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The Bat, Operetta by J. Strauss

Although Johann Strauss the Younger was already the talk of the town in Vienna - a city where if you walked past a party or a dance, it would probably be Strauss’ joyful music that you would hear - it was not until he wrote his superb comic operetta, Die Fledermaus, that he made his breakthrough into the world of theatre.

Disguise and mistaken identity abound in Die Fledermaus. Dr Falke has been humiliated by his friend, Eisenstein: Abandoned by Eisenstein, after a drunken party, he has to make his way home, dressed as a bat, in full daylight. Eisenstein should be spending a spell in jail for breaching the peace, but Falke, giving the impression that he has forgiven him, persuades Eisenstein to go out partying again before he turns himself in. A masked ball gives Falke the perfect opportunity to exact revenge: Eisenstein and his wife Rosalinde fail to recognise each other and end up flirting, both thinking they are taking a new lover.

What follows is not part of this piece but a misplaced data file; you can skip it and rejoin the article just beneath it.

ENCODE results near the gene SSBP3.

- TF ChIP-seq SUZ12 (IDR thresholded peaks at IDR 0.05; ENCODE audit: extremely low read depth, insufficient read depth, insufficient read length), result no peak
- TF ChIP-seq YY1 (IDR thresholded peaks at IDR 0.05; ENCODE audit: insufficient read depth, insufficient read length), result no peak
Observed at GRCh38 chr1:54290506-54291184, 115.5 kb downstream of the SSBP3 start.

Just about every other character pretends to be someone else too, with hilarious consequences, until they all descend upon the jail where Rosalinde’s real lover, Alfred, has been locked up after being mistaken for her husband. As the characters reveal their true selves, the question is whether Eisenstein and Rosalinde will come to blows or eat humble pie.

Premiered at the Theater an der Wien on 5 April 1874 - of all days, an Easter Sunday - one can imagine, given the operetta’s irreverence, the sense of guilty pleasure felt by the audience. Thanks to the Vienna State Opera, it is a wonderful farce that can now be enjoyed once more in a city famed for its association with the composer.

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